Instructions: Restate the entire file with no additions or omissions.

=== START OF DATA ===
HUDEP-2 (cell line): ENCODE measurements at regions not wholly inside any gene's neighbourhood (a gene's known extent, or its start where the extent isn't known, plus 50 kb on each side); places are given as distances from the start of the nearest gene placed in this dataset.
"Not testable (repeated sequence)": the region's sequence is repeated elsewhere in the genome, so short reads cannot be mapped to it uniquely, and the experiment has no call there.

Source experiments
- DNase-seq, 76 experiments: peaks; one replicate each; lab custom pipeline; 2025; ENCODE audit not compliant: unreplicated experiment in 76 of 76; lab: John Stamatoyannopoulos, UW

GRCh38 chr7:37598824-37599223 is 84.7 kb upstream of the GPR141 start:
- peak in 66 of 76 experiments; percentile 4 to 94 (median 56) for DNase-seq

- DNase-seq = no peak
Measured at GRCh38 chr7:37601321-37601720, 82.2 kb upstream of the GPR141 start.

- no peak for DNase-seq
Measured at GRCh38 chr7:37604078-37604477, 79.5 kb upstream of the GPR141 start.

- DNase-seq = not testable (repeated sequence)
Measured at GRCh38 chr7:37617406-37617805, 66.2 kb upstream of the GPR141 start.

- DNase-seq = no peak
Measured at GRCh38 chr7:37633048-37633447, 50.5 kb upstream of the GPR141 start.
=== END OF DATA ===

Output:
HUDEP-2 (cell line): ENCODE measurements at regions not wholly inside any gene's neighbourhood (a gene's known extent, or its start where the extent isn't known, plus 50 kb on each side); places are given as distances from the start of the nearest gene placed in this dataset.
"Not testable (repeated sequence)": the region's sequence is repeated elsewhere in the genome, so short reads cannot be mapped to it uniquely, and the experiment has no call there.

Source experiments
- DNase-seq, 76 experiments: peaks; one replicate each; lab custom pipeline; 2025; ENCODE audit not compliant: unreplicated experiment in 76 of 76; lab: John Stamatoyannopoulos, UW

GRCh38 chr7:37598824-37599223 is 84.7 kb upstream of the GPR141 start:
- peak in 66 of 76 experiments; percentile 4 to 94 (median 56) for DNase-seq

- DNase-seq = no peak
Measured at GRCh38 chr7:37601321-37601720, 82.2 kb upstream of the GPR141 start.

- no peak for DNase-seq
Measured at GRCh38 chr7:37604078-37604477, 79.5 kb upstream of the GPR141 start.

- DNase-seq = not testable (repeated sequence)
Measured at GRCh38 chr7:37617406-37617805, 66.2 kb upstream of the GPR141 start.

- DNase-seq = no peak
Measured at GRCh38 chr7:37633048-37633447, 50.5 kb upstream of the GPR141 start.